Primary Care Access Recovery Plan
General Practice (GP) access is one of the NHS’s top priorities. As such, a plan has been launched by NHS England to improve GP access to patients across the UK, with Integrated Care Boards delivering their own improvement plans for local people.
The Integrated Care Board (ICB) for this area is known publicly as NHS Shropshire, Telford and Wrekin.
The national plans' overarching objective is to tackle some of the pressures facing GPs and other services as they work to get back to normal after the pandemic.
The aims of this are:
- To tackle the 8am rush for appointments and reduce the number of people struggling to contact their GP practice.
- To restore patient satisfaction and for patients to know on the day they contact their practice how their request will be managed.
- And supporting a move to more digital options, such as cloud-based telephony systems and encouraging use of the NHS App.
To learn more about what we aim to improve in General Practice, please read on.
Under the plan, more people will benefit from both the NHS website and the NHS App, aiming to help people manage their healthcare without contacting their practice directly.
NHS website and NHS App
The NHS website is being expanded to include information on local services, and improvements will be made to the heart and blood pressure monitoring tools.
For the NHS App, people will be able to view their clinical records (including test results), order repeat prescriptions, view messages from their GP practice, and manage routine appointments. More people will also be able to self-refer for specific conditions.
The plan emphasises the role of Link Workers to improve use of non-clinical, community-based services.
Using pharmacies to free up GP time
The plan allows for better use of pharmacies to support people without the need to see their GP team, including a significant expansion of prescribing rights which will mean people will be able to get help for a broader range of conditions.
It also means pharmacies will have an enhanced role in helping people to manage blood pressure and oral contraception for women.
Linking pharmacy and GP records, through improved digital solutions, also offers an opportunity to ensure that necessary information is shared quickly and efficiently.
The plan supports practices and Primary Care Networks (PCNs) to move to digital systems and improve access to GP services.
This will mean better digital phone systems so people can get through to their practice easier, and they will no longer have to rush for an appointment at 8am or be told to call back another day.
Most urgent needs prioritised:
People will be prioritised with the most urgent issues, regardless of when they contact their GP practice or whether they contact them within practice, over the phone or online.
Over the last few years, the general practice team has expanded to include a wide range of healthcare professionals who work alongside GPs and nurses to ensure patients receive the care they need as quickly as possible.
The Care Navigator role is central to this and focuses on triaging patients to the most appropriate healthcare professional or service.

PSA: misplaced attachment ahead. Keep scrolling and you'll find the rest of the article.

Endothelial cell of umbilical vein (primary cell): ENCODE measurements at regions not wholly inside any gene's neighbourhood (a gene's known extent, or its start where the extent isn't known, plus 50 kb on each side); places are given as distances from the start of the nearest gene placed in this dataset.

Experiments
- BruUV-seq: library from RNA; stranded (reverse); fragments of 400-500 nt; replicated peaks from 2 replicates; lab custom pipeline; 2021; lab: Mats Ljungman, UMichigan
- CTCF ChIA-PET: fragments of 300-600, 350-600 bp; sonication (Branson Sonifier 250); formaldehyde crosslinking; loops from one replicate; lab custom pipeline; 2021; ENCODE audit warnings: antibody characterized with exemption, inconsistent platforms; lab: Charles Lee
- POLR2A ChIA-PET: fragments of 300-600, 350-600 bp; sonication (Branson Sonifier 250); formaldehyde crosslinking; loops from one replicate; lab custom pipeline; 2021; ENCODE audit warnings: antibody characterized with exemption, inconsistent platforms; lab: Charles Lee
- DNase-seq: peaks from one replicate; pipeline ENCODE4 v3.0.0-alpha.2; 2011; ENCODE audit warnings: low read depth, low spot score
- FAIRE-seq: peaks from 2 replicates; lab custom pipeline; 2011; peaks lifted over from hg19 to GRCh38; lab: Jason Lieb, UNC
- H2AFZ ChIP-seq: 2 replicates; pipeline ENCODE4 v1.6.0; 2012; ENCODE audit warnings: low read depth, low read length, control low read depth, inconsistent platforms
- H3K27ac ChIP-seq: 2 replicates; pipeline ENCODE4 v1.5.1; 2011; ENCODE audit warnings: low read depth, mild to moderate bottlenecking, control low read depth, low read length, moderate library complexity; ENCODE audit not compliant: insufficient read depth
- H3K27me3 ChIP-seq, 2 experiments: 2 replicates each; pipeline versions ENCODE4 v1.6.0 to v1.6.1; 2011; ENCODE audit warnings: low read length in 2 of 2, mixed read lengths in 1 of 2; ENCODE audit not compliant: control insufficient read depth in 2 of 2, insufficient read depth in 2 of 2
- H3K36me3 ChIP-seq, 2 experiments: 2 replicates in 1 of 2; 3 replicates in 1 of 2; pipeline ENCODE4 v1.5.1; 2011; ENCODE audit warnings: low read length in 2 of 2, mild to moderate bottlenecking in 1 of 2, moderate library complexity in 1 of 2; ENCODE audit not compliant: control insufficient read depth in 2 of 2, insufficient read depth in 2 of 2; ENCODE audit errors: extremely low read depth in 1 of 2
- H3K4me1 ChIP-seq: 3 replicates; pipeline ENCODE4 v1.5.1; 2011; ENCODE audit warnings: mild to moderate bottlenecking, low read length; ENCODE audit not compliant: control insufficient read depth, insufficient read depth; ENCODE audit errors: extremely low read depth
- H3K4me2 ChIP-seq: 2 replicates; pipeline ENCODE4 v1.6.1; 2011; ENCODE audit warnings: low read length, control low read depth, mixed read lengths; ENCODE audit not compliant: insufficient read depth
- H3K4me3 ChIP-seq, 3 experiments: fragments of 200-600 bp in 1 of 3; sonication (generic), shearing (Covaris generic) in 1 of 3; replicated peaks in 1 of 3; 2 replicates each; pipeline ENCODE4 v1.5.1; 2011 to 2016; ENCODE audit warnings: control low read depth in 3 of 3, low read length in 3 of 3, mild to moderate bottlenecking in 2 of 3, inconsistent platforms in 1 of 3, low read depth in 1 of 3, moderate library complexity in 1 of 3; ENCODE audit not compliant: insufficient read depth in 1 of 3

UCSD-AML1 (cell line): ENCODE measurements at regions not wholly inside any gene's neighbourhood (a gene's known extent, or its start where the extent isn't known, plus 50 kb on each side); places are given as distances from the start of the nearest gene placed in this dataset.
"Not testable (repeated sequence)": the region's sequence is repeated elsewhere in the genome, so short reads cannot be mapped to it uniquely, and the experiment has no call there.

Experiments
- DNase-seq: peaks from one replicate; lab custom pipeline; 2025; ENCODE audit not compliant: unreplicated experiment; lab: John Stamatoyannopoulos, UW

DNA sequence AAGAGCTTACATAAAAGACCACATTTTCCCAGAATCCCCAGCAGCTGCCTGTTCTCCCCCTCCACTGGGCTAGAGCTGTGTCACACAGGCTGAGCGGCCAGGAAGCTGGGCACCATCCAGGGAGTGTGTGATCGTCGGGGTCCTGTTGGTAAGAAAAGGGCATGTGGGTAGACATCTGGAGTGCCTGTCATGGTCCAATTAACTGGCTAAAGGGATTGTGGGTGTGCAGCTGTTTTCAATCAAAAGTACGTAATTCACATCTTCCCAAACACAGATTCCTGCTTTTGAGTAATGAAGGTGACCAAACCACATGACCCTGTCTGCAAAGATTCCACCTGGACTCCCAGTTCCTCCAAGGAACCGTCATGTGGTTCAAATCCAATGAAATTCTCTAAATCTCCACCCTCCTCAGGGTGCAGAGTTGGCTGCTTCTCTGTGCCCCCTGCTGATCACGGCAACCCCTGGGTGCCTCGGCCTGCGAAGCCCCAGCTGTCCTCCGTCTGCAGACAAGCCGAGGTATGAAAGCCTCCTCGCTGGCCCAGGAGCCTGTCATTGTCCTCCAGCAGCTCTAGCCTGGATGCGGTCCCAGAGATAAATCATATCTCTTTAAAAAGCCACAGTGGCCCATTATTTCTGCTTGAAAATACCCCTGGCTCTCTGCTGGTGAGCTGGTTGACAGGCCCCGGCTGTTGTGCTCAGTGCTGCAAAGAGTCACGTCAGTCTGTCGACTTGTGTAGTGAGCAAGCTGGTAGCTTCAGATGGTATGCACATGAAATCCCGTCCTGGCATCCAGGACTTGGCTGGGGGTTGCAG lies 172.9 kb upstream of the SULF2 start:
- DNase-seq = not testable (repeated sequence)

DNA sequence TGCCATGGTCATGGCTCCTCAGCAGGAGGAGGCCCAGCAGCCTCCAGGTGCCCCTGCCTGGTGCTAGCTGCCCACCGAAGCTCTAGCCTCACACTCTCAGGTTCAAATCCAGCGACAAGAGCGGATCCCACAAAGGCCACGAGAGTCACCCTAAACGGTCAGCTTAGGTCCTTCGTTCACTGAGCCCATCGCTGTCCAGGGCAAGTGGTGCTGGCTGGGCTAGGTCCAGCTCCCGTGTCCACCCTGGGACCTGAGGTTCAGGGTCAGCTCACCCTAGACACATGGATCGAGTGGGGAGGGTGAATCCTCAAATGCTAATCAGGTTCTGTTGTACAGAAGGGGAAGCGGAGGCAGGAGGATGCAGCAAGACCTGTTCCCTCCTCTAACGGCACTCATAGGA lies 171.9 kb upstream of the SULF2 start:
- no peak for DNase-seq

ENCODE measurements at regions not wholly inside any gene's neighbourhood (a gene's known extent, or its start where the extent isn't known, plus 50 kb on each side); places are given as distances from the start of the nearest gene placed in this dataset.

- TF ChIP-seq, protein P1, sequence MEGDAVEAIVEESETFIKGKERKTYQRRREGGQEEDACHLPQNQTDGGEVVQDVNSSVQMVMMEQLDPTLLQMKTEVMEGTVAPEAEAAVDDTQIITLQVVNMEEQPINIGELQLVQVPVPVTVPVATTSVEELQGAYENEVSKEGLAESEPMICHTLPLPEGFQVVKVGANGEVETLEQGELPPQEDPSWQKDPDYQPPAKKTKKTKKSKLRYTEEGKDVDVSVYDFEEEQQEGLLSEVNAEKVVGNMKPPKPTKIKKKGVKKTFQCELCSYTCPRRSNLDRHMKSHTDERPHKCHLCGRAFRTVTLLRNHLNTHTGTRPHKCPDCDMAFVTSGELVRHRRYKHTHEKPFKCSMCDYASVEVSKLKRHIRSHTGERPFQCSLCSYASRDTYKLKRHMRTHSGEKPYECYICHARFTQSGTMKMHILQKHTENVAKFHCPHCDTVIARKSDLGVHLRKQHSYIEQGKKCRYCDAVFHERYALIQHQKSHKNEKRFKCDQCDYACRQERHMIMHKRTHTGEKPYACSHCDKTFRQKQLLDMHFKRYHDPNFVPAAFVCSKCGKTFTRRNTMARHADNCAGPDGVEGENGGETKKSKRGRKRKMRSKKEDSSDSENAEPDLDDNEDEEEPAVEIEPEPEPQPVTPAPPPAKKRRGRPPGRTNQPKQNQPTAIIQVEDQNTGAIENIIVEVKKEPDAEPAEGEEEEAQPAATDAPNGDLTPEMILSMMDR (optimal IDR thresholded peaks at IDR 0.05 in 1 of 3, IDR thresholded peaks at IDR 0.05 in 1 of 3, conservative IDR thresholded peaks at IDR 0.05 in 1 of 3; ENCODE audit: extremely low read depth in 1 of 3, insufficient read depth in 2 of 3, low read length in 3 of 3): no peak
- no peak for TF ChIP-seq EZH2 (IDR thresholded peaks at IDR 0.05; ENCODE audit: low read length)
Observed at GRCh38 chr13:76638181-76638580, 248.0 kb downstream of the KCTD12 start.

Continuity of care:
People will be able to stay in touch with clinicians via two-way messaging and where a follow-up appointment is necessary, this can be fast-tracked.
Increased use of digital triage systems, where people can input details of their issues, which will mean they can be guided on what to do next and who they need to see.
- Queuing: GP practices will be able to manage multiple calls, where patients are notified of their position in the queue, wait time, and they will never get an engaged tone.
- Call-back: there will be an option for patients to be called back at particularly busy times.
- Call-routing: patients will be directed to the right person or team within the practice.
- Integration of clinical systems: allowing staff to quickly identify patients and find relevant information quicker, with less searching.
The plan recognises the needs of people who are not confident or have access to digital technology or the Internet, as well as those who don’t have access to a private space for calls.
Care Navigators will be available to help people use digital systems as well as guide people to any help available (i.e., local support groups for digital inclusion).
To build capacity, there is a long and short-term plan for GP recruitment and retention and expanding multidisciplinary teams.
National funding will support additional roles in general practice and, with improved digital access, will provide easier access to services without involving a GP.
By increasing awareness and building confidence in MDT roles, it is hoped patients will move away from asking for a GP directly and instead be supported to access the most appropriate care from the right healthcare professional.
The wider practice team roles that can support with GP access include:
- Clinical Pharmacist
- Pharmacy Technician
- Mental Health Therapists and Practitioners
- Physician Associate
- Occupational Therapist
- Social Prescribing Link Workers
- Health and Wellbeing Coaches
- Care Co-ordinator
- Healthcare Assistant
Multi-disciplinary teams in general practice campaign
General practice teams are made up of a range of health professionals who work at your general practice and in the wider community to help you get the right care when you need it.
In this film, three children go behind the scenes at a general practice to meet some of those health professionals.